Bamboozle

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Flouro's main advantage is that it sinks. For nymphs, that may very well justify using it. With streamers, I doubt that either makes much of a difference. And if you want your leader to float, say to suspend a wet fly an inch under the surface, I don't believe adding floatant is going to keep flouro from sinking.
I use floatant on fluoro tippets all the time and even on the fluoro fishing line I use as a level Tenkara line with excellent results.

With light tippets (6X-8X) when using small flies, once they get greased intentionally or accidentally (by handling the tippet with fingers having residual floatant on them) it is hard to get them TO sink if you wanted to as the tippets have almost no mass and the dry flies are so small, they just don't sink.

5X & 4X tippets may be a little more prone to sinking necessitating a second greasing however, it is rare I use 4X for dry flies unless they are BIG flies and then, the fly is usually keeping its own head above water.

On those occasions when I do want my fluoro tippet to sink, (fishing small unweighted stuff just under the surface) after an intentional or unintentional greasing, I end up using a leader sinking product like Orvis Mud or Gehrke Xink just like I did with mono tippets.

Also as I am sure you know, mono absorbs water, fluoro doesn't so mono sinks too, it just sinks at a slower rate then fluoro.
 

pcray1231

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When you say nylon. There are monos and copolymers in the nylon category. Some leader materials like maxima are true monos. But almost all tippet nylons are copolymers and I'll assume you are talking about them.

My experience, there are 3 big differentiators between fluoro and nylon copolymers.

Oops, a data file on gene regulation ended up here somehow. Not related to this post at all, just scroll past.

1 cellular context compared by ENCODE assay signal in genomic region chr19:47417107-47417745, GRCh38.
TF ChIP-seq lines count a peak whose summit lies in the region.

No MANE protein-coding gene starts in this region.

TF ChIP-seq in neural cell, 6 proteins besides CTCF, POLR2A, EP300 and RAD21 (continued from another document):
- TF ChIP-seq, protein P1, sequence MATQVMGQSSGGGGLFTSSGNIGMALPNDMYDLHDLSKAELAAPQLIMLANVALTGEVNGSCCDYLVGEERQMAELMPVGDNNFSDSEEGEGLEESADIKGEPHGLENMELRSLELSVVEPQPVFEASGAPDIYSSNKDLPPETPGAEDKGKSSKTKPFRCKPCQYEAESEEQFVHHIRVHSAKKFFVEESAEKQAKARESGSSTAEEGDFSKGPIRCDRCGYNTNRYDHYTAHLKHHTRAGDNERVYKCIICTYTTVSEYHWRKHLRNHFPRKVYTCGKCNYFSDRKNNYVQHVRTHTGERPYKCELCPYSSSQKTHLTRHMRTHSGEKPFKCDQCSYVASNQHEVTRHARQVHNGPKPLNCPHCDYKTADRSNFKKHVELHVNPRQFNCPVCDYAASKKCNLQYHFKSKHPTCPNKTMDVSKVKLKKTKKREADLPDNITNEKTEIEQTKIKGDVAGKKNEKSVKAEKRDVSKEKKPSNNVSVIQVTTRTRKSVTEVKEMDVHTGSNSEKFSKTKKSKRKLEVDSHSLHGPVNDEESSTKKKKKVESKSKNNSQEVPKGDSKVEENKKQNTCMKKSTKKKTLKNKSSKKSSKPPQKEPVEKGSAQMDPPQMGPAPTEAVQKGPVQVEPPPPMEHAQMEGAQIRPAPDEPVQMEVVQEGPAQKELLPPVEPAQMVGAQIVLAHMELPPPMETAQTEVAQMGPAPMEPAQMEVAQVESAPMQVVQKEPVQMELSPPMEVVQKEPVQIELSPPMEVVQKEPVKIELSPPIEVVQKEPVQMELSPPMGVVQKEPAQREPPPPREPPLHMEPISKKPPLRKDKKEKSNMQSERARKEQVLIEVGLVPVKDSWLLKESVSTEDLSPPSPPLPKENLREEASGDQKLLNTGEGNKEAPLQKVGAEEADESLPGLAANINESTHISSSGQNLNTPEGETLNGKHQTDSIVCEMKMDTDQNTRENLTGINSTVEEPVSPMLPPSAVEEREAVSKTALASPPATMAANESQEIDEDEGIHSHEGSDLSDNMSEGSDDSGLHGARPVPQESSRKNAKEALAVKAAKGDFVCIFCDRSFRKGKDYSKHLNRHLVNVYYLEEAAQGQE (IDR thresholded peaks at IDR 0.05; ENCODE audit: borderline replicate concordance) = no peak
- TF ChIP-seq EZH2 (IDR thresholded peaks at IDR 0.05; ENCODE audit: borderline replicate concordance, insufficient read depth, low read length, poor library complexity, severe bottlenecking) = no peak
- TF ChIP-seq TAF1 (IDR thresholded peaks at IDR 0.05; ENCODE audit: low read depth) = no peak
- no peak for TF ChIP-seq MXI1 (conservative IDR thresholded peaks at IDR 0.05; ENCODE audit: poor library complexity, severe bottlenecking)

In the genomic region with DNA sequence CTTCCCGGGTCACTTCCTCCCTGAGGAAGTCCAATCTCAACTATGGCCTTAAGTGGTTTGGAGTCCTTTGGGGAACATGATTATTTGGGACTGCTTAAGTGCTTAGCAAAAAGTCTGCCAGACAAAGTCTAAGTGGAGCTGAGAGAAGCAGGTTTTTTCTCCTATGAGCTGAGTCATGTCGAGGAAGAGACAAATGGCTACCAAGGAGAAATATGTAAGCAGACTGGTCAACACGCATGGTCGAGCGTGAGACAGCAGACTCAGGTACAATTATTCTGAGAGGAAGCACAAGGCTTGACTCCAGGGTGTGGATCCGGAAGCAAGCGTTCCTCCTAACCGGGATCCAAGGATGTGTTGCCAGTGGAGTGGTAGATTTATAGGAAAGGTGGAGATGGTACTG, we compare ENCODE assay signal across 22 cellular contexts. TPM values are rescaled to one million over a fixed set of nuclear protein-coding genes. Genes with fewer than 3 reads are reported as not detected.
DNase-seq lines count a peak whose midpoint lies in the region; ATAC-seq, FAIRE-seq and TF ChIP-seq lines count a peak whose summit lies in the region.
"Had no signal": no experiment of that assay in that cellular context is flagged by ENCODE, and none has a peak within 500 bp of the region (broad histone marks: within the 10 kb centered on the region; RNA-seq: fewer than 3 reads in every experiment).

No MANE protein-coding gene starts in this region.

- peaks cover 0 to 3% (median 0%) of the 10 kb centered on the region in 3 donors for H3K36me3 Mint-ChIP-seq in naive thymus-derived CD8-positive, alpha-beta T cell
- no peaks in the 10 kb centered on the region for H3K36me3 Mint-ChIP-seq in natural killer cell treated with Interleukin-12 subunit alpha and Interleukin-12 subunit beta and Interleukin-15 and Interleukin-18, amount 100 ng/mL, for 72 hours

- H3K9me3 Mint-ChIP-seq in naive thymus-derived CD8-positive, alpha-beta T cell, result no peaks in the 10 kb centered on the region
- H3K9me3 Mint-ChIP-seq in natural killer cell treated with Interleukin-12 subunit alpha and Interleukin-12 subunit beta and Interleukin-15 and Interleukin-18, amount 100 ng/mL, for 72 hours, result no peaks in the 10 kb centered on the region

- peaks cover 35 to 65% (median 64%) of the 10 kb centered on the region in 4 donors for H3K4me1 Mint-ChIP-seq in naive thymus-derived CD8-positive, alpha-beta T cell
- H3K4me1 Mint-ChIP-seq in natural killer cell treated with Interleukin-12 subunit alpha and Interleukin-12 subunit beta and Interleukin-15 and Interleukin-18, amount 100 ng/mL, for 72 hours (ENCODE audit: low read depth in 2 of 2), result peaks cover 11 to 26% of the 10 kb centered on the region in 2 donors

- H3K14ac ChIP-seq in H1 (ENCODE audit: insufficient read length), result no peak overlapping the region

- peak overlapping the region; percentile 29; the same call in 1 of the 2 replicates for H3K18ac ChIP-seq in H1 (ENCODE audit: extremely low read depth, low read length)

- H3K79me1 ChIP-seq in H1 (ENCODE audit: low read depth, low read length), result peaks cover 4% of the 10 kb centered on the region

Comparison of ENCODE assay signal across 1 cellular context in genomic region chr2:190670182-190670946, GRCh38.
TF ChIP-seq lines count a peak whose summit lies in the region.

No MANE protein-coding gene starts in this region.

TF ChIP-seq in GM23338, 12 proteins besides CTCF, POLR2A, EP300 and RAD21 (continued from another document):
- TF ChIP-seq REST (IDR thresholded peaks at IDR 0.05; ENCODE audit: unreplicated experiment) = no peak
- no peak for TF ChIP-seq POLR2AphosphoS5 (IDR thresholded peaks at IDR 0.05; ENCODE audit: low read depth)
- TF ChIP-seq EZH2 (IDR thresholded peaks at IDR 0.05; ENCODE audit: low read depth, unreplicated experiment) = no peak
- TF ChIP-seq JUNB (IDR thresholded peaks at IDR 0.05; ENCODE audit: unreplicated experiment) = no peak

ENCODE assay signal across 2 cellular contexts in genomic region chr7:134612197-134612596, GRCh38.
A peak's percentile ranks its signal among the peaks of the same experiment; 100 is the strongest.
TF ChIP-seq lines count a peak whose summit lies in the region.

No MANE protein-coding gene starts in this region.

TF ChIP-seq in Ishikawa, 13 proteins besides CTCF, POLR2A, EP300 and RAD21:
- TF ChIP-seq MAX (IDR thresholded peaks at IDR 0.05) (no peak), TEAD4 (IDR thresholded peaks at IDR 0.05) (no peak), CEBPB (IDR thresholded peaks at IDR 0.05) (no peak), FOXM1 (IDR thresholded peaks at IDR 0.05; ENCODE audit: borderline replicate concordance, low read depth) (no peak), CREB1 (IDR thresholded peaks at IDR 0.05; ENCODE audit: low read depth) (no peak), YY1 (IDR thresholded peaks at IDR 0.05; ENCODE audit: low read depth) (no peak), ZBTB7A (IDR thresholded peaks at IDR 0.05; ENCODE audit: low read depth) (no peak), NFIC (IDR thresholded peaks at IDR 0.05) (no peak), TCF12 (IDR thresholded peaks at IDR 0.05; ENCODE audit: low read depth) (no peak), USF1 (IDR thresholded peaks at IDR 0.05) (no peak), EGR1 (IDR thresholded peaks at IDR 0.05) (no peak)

1. Suppleness. Copolymers are less stiff. Less drag. There is a range for both between brands, and they may overlap some but fluoro is stiffer.. This is why, on tiny flies in drag shy situations, you can get away with a 6x copolymer but need 7x or 8x fluoro, for instance.

2. Abrasion resistance. Fluoro is much better here. Copolymers weaken considerably when rubbing against rocks, fluoro holds up better. Also toothy critters.

3. Stretch. Copolymers stretch, fluoro does not. This means when nynmphing fluoro keeps you in touch better. But on truly big fish, like steelhead, a little stretch can help protect tippets..

I have tested in my aquarium. I see zero difference in visibility. In fact on the surface fluoro is more visible as it sits lower in the water. In general for dries its 100% copolymer for me, I see no advantage to fluoro. For a nympher I get that there are advantages and I do use it on occasion. My steelhead rig is actually nylon portions (for stretch and the protection it gives) with a fluoro tippet (for abrasion resistance on teeth). Its a step short of wire leaders.
 
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as pcray indicated abrasion resistance is the #1 reason i use flour for underneath. all other factors are minor. always use nylon for dries. the abrasion resistance allows me to keep the flies in the water longer since i change tippet less often. this also somewhat ameliorates the cost difference
 

troutpoop

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I have been using the RIO powerflex plus for several years and like it. I actually have confidence to use 7X if I need to throw teeny BWO. I'm not sure its better than the competitor. There are so many great tippets out there as compared to 15 years ago.
 

moon1284

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I never found a floro that I liked. I've used maxima probably for 30 years. No reason to change. Chameleon for streamers, ultragreen for everything else.

I hear abrasion resistance a lot. It's really not something I worry about too much. If I'm in a situation where I'm concerned with a trout busting me off on rocks I use heavier gear.

For flats fishing where reefs are in play I can understand the abrasion concern.
 

wbranch

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While I may use fluorocarbon sometimes it is only because I might have a few spools in my vest. Normally I use Rio Power Flex nylon for everything. From the smallest #22 dries to #1/0 streamers.